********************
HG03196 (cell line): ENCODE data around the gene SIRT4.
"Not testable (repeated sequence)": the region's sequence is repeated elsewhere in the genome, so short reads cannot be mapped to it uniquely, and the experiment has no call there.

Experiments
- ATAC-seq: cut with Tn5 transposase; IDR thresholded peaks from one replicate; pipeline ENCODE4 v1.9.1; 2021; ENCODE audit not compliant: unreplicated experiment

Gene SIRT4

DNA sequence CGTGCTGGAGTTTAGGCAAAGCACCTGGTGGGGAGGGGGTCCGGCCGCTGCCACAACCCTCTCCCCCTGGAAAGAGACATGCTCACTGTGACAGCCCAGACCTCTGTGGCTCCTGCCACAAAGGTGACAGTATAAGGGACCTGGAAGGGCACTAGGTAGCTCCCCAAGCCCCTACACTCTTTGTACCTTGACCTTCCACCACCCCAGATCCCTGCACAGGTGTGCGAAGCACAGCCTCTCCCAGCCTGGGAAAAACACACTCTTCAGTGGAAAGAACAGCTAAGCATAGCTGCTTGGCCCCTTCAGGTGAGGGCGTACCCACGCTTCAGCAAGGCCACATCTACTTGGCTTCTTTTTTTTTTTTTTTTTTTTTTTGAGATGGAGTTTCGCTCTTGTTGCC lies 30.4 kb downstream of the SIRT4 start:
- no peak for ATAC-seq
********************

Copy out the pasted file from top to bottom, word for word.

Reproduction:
HG03196 (cell line): ENCODE data around the gene SIRT4.
"Not testable (repeated sequence)": the region's sequence is repeated elsewhere in the genome, so short reads cannot be mapped to it uniquely, and the experiment has no call there.

Experiments
- ATAC-seq: cut with Tn5 transposase; IDR thresholded peaks from one replicate; pipeline ENCODE4 v1.9.1; 2021; ENCODE audit not compliant: unreplicated experiment

Gene SIRT4

DNA sequence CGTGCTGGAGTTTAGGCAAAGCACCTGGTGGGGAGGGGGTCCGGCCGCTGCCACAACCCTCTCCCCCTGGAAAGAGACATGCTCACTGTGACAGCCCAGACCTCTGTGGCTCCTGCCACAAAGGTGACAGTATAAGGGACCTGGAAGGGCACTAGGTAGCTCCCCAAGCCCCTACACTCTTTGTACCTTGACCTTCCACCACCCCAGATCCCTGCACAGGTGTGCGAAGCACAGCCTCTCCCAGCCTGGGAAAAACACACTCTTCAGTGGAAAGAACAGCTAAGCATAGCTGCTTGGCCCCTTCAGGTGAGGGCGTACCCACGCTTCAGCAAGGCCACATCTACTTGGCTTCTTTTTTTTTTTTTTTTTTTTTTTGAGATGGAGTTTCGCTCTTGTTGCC lies 30.4 kb downstream of the SIRT4 start:
- no peak for ATAC-seq